Good reasons for biotechs to use local Massachusetts CROs/CMOs


The New England CRO/CMO Council’s town hall meeting with Travis McCready, newly appointed head of the Massachusetts Life Sciences Center (MLSC), and Michael Kennealy, the Assistant Secretary for Business Growth in the office of Housing and Economic Development headed by Secretary Jay Ash, was a success, judging by the attendance and the quality of the conversation among McCready and Kennealy and council members.

Executives from approximately 30 companies were able to introduce themselves and their companies to McCready and Kennealy, and had a productive exchange about the business landscape of contract research organizations (CROs) and contract manufacturing organizations (CMOs). The companies represented work across a range of specialties from drug discovery to finished drugs and from small to large molecules, have a global client base, and employ more than 1,600 people in the area.

One attendee represented a biotech incubator occupied by 24 biotech companies including six CMOs.  Most of the attendees were founders who bootstrapped their companies, which ranged in size from small consulting groups to firms with hundreds of employees.

Undergoing Change & The Need for Modest Incentives

Ed Price, president of PCI Synthesis and a steering council member of the NE CRO/CMO Council, introduced the town hall meeting by noting that over the last eight years, the industry has undergone significant changes. Price made the point that, “there has been a consistent push to be as capital efficient as possible, which means outsourcing expertise” instead of hiring experts to be on staff.

The challenge Price said, is that the $1 billion incentives offered in the Massachusetts Life Sciences Center do support the state’s growing CRO/CMO cluster. “We’re looking for modest incentives to help drive more business locally rather than have companies go outside of Massachusetts to do the work we can do.” What’s discouraging, Price said, is that companies that established here because of Massachusetts’s investment and the Mass Life Sciences Center’s programs often spend their R&D dollars outside the region – even though there are many CROs and CMOs in the state who have the necessary skills and expertise.

“Those monies could just as easily be spent inside Massachusetts, which would spur additional hires and tax revenues,” Price said.  “We could create a better R&D ecosystem, with local companies growing through investment in the region, generating payback for the state.”

Several of the business executives pointed out that Switzerland is not a low-cost center but the tax incentives offered by Switzerland offsets the costs, making it difficult for local CROs and CMOs to be competitive. In fact, according to another executive, lots of foreign governments make it easier to receive incentives that can be the equivalent of a 40 to 50 percent discount. Some, including Canada and Australia, require recipients to spend the money first inside their countries.

McCready, who was appointed head of the Mass Life Sciences Center in September 2015, open his remarks by agreeing that, “the game has very much changed since 2008, when the Mass Life Science Act was enacted.” He acknowledged that tax incentives would help local CROs/CMOs but said there is no statutory reason to prevent the Mass Life Sciences Center from providing grants to them, adding in a point that was disputed by council members, that “CROs and CMOs have received a significant percentage of Mass Life Science grants.”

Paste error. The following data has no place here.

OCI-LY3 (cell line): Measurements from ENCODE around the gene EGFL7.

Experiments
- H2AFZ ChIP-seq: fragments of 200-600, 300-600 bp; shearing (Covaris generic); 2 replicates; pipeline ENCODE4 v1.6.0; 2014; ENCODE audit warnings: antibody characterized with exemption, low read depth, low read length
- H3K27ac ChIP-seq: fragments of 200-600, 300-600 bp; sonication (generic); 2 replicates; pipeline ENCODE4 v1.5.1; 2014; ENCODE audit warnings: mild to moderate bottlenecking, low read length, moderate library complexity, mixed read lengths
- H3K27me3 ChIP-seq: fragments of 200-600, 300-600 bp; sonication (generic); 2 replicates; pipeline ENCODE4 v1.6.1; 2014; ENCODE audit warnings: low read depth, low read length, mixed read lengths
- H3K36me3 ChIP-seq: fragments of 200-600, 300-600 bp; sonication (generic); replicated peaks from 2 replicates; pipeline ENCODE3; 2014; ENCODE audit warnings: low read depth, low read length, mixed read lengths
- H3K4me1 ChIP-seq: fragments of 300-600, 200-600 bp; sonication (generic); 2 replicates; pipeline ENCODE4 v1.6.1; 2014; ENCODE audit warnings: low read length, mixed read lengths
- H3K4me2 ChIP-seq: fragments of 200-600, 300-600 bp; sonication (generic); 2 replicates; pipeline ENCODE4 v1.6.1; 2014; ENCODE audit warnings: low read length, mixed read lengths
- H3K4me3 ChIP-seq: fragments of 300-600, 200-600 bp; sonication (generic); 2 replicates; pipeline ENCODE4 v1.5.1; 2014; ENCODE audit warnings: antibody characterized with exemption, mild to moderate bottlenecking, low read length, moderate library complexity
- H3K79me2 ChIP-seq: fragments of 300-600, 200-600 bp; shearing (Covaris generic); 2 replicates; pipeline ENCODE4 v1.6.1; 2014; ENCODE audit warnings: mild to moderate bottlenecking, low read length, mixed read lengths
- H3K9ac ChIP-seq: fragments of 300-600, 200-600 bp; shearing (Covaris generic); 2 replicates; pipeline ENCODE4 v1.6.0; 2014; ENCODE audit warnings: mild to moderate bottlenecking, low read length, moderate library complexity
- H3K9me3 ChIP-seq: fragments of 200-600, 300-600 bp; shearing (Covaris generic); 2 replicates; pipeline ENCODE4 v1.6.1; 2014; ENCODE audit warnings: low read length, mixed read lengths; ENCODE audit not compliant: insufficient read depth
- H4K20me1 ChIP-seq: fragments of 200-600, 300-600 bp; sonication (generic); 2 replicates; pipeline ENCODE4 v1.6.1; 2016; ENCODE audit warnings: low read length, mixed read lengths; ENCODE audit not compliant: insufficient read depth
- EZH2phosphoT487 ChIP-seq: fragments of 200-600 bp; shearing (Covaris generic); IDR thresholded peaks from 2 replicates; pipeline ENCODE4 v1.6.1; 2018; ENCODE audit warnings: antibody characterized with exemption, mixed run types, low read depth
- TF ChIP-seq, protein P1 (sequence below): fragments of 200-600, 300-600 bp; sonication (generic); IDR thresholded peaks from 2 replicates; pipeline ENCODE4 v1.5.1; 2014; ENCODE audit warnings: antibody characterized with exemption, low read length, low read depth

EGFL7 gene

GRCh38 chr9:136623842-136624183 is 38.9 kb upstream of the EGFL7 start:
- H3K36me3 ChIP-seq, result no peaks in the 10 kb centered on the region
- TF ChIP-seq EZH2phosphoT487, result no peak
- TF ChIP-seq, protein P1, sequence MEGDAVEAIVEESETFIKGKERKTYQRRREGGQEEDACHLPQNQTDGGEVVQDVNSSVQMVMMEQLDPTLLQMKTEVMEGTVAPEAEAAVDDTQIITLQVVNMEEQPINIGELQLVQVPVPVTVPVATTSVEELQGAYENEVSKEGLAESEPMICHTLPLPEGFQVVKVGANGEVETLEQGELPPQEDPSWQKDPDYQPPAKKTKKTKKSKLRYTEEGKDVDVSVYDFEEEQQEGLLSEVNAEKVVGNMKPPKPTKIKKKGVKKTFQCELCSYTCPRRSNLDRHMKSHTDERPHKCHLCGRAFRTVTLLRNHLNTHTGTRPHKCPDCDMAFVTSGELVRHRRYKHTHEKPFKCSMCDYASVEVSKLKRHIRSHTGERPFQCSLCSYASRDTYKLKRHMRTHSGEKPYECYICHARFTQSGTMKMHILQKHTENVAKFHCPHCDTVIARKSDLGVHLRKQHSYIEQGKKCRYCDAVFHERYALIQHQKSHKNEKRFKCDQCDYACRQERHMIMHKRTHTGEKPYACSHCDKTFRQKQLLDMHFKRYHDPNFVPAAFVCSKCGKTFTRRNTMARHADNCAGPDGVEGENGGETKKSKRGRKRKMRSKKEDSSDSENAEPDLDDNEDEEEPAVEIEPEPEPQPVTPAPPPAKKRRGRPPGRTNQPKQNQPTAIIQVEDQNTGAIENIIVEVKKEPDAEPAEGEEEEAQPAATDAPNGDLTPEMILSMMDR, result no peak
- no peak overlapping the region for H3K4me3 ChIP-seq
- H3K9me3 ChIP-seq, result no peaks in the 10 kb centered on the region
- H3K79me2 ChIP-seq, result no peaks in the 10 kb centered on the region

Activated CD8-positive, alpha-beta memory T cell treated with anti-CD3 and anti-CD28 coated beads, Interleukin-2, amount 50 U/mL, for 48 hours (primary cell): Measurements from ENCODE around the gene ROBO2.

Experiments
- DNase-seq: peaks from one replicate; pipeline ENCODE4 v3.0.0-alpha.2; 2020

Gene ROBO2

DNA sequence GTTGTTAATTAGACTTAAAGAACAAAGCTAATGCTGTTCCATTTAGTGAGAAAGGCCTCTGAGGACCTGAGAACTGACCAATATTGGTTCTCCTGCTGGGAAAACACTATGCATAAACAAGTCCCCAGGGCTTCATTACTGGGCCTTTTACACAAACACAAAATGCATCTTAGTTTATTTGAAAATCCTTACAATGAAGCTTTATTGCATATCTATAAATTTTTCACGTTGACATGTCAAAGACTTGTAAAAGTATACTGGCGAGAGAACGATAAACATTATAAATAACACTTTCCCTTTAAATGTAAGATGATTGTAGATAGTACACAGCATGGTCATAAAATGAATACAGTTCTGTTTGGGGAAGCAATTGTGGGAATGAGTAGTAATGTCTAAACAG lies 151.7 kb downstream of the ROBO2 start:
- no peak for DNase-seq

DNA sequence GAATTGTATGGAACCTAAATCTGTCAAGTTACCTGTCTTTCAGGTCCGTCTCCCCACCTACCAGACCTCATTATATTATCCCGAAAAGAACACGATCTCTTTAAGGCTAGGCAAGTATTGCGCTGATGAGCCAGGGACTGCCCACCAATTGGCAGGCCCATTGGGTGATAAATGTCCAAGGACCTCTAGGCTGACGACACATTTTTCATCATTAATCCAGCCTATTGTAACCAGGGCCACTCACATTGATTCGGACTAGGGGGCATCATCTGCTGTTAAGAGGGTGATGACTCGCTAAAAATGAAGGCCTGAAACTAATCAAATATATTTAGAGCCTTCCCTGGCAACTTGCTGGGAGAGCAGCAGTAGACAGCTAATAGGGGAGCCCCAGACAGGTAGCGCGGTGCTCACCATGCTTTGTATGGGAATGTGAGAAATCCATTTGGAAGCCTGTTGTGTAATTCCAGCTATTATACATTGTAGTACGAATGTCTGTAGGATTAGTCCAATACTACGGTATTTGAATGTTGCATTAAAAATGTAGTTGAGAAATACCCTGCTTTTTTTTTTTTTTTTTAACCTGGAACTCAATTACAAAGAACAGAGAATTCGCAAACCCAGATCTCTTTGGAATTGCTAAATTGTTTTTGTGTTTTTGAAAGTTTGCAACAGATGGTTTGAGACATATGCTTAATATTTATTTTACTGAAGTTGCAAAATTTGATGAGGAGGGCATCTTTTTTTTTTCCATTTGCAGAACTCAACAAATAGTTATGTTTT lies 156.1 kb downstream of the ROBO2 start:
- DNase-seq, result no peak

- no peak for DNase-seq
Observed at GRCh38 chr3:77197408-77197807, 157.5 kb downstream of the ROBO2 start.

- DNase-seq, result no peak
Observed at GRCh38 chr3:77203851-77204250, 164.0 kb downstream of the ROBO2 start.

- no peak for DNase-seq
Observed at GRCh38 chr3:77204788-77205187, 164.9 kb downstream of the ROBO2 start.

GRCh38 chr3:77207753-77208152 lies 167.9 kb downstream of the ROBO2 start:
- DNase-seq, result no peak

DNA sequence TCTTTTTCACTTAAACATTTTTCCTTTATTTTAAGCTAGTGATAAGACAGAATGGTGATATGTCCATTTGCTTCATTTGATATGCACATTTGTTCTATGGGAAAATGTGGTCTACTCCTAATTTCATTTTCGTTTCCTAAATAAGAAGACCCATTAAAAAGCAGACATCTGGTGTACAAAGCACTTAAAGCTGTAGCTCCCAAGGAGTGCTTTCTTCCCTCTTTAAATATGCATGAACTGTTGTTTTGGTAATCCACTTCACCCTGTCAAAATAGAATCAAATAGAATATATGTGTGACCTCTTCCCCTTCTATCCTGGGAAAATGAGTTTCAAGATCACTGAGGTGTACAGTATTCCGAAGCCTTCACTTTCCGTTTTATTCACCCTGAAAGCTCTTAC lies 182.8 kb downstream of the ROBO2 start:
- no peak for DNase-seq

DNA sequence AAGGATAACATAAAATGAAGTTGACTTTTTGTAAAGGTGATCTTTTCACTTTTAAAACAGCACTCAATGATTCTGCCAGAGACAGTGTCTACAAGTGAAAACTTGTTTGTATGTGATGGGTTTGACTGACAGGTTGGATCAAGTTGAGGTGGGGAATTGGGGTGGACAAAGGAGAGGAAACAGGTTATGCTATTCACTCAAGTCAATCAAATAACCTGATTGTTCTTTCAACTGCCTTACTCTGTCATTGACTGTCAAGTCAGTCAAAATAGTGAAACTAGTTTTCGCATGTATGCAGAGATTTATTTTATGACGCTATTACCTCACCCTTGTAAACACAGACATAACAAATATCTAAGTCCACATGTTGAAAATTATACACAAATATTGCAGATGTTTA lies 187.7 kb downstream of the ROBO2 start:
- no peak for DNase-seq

Beyond Grants

Jeffrey Kiplinger, founder and president of Averica Discovery in Marlborough and a co-founder of the council with Price, noted that, “Most of the incentive programs listed in the statute were aimed 10 years ago at attracting big pharma companies, and that made sense then. CROs and CMOs weren’t on the state’s radar.  For example, there’s a tax credit in the statute that pays a company back part of its R&D investment, but never says anything about spending locally.”

McCready agreed that it was time to look at “tweaking” the current incentives.

Kiplinger added, speaking for many of council members, “I’d just like to be able to meet with a local company we work with and say ‘Did you know there’s a tax break for doing business with us’?  It doesn’t have to be a big percentage, it’s the statement alone that’s powerful.”

Local Expertise

“We have the expertise. It’s not the technology or value proposition of the local CRO/CMO hub,” said another attendee, “but we could use more support,” which could include training programs and assisting with internships, which can have tremendous impact on students and companies. By way of example, several attendees mentioned that CRO/CMO have seen strong jobs growth but those jobs are not necessarily counted as part of the MLSC’s census of the local economy.

Summarizing the session, Price said, “We have three things that we need the help and support of the Mass Life Sciences Center and from Secretary Ash’s office: First, we need to write new, modest incentives that reward Mass based pharma companies when they do their development/manufacturing with local CROs and CMOs. Second, we need to better understand how many CRO/CMO jobs there are and if they are being counted towards the number of life science jobs in the state. And, third, we need the MLSC and the Economic Development office to better promote the local robust and diverse CRO/CMO sector – which many pharma companies are unaware even exists.”